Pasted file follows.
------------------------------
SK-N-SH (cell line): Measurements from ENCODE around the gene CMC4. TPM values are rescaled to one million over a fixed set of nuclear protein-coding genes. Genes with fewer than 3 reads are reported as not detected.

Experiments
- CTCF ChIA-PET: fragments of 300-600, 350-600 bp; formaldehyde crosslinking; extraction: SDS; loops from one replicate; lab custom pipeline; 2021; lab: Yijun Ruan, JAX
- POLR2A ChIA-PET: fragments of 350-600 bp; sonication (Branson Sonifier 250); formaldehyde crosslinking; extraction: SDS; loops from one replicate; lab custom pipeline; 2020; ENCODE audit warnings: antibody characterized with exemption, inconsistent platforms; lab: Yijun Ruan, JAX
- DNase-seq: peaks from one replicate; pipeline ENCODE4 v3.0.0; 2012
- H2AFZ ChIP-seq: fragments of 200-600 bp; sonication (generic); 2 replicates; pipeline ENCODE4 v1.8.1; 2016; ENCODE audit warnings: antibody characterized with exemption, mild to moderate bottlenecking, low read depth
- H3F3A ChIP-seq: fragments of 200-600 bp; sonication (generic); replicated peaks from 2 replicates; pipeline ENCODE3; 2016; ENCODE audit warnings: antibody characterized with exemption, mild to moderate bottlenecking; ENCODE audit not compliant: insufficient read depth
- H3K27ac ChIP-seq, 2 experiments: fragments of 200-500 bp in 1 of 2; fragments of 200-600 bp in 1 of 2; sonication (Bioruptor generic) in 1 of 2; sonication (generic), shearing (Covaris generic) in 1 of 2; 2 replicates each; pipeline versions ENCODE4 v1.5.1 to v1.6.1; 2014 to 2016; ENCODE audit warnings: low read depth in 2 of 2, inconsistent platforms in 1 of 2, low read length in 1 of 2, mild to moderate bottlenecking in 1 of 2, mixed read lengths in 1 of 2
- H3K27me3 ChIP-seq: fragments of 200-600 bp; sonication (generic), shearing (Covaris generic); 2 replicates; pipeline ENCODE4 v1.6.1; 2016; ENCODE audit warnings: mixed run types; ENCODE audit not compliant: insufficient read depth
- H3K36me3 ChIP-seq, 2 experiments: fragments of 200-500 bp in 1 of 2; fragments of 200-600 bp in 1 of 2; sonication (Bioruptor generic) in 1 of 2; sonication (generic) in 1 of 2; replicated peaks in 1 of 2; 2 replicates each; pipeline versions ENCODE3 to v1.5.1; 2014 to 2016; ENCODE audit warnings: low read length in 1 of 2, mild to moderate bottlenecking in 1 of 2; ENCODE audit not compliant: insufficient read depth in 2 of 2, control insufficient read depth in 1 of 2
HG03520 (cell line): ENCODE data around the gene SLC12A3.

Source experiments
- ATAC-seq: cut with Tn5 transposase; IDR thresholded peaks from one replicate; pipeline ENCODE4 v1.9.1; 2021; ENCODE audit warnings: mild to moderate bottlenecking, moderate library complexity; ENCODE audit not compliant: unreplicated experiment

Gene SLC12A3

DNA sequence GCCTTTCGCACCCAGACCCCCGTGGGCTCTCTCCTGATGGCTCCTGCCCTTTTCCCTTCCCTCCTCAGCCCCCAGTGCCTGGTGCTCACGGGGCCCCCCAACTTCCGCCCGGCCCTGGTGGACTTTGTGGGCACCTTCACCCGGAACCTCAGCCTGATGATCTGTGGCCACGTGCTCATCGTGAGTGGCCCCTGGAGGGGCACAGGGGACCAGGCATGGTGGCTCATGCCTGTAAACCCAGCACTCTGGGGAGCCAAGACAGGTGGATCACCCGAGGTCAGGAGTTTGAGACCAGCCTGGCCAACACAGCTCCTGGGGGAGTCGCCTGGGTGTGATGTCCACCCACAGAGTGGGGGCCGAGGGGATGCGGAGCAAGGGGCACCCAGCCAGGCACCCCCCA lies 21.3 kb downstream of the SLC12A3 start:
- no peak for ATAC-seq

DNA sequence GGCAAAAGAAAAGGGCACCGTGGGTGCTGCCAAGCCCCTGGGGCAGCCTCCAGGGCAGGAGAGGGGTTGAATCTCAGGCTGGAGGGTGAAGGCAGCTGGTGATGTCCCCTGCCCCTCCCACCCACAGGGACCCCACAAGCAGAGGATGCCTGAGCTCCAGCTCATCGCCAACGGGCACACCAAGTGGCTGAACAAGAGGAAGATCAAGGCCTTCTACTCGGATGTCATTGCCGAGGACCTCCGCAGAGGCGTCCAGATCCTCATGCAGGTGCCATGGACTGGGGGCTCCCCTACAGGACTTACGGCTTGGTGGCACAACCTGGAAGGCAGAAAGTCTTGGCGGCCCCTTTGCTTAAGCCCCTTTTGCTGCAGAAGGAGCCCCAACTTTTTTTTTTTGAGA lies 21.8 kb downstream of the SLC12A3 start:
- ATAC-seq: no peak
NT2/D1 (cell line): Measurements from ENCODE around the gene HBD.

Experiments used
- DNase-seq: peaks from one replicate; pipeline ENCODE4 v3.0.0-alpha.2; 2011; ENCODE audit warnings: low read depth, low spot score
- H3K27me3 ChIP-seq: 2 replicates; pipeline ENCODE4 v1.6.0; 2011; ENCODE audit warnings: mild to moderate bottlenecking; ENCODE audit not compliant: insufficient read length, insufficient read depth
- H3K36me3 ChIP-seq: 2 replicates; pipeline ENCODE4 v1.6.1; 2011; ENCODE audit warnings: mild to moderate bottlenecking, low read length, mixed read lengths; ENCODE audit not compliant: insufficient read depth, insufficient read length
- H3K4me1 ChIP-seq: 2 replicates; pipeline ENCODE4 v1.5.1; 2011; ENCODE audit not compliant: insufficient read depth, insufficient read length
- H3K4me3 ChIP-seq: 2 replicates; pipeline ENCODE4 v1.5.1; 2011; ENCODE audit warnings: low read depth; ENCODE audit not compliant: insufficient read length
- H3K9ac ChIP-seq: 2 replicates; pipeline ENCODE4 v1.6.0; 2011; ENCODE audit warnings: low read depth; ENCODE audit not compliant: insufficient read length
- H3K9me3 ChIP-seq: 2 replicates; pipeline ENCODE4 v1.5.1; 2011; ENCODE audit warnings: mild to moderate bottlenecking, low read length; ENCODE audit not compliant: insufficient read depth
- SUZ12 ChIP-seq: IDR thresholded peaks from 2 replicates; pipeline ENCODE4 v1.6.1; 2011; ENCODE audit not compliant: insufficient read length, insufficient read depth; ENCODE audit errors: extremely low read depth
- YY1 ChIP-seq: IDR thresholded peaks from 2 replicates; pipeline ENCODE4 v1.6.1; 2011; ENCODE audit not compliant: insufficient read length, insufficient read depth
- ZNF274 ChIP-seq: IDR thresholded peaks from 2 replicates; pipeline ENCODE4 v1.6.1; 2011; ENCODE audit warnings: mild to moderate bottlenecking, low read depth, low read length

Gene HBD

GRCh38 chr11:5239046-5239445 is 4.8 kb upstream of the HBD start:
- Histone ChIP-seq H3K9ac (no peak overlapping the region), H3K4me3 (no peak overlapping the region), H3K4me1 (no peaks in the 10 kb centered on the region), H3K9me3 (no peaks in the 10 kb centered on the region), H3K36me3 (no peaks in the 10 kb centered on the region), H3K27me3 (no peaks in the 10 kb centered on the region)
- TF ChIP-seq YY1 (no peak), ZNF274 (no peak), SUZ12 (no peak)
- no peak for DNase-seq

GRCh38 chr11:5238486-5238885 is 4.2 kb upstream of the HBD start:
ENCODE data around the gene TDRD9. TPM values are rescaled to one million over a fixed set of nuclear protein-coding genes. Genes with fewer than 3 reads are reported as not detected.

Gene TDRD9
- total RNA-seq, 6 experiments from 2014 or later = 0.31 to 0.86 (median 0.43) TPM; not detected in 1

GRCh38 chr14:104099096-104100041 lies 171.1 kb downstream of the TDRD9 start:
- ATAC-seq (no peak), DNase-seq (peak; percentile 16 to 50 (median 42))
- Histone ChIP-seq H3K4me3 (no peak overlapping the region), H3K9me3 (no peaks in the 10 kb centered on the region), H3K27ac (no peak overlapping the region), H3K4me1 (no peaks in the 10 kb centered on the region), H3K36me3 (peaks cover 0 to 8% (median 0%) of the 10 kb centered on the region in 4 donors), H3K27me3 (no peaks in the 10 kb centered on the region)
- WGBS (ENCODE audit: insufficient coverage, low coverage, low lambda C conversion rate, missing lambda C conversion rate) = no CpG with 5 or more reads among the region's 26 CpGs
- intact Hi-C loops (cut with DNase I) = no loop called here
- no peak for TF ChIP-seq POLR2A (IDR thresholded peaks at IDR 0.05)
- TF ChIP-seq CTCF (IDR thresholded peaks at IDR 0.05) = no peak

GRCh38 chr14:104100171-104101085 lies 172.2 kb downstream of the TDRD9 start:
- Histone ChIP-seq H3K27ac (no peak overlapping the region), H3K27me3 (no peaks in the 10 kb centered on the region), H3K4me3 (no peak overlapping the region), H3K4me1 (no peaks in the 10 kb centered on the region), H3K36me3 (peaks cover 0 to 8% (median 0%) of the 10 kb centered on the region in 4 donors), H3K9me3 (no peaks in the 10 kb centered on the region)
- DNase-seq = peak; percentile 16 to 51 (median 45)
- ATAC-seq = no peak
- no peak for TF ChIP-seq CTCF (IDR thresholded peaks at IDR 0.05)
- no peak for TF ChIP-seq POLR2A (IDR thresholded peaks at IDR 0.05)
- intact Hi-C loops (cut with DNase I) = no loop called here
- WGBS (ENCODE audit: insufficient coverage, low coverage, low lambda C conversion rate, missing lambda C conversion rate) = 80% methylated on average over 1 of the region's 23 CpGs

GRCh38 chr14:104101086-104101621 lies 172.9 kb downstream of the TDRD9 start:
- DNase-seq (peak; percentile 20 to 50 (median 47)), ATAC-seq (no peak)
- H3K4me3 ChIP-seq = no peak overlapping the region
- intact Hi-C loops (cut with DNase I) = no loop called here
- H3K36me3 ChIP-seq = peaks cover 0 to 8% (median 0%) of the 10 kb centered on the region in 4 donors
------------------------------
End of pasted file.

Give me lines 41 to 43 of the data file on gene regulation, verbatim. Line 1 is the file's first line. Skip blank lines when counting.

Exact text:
- ATAC-seq (no peak), DNase-seq (peak; percentile 16 to 50 (median 42))
- Histone ChIP-seq H3K4me3 (no peak overlapping the region), H3K9me3 (no peaks in the 10 kb centered on the region), H3K27ac (no peak overlapping the region), H3K4me1 (no peaks in the 10 kb centered on the region), H3K36me3 (peaks cover 0 to 8% (median 0%) of the 10 kb centered on the region in 4 donors), H3K27me3 (no peaks in the 10 kb centered on the region)
- WGBS (ENCODE audit: insufficient coverage, low coverage, low lambda C conversion rate, missing lambda C conversion rate) = no CpG with 5 or more reads among the region's 26 CpGs